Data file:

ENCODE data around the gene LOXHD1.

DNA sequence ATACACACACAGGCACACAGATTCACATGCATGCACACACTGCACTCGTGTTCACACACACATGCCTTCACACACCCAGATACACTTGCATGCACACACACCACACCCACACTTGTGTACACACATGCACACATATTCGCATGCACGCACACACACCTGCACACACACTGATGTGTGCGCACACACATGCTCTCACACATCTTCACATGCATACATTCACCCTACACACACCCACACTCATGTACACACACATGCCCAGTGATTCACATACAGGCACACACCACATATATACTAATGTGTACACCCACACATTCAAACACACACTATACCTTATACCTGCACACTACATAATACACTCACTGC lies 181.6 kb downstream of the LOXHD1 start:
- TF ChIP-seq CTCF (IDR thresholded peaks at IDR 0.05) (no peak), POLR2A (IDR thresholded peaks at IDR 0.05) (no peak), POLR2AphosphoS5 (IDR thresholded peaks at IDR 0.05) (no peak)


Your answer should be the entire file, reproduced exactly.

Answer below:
ENCODE data around the gene LOXHD1.

DNA sequence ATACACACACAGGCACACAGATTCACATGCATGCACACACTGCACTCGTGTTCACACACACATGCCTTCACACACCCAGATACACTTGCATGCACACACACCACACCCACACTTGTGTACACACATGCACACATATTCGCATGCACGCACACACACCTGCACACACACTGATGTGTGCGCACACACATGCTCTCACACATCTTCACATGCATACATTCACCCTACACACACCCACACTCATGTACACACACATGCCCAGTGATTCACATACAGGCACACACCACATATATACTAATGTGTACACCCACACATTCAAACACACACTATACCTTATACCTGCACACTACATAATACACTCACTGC lies 181.6 kb downstream of the LOXHD1 start:
- TF ChIP-seq CTCF (IDR thresholded peaks at IDR 0.05) (no peak), POLR2A (IDR thresholded peaks at IDR 0.05) (no peak), POLR2AphosphoS5 (IDR thresholded peaks at IDR 0.05) (no peak)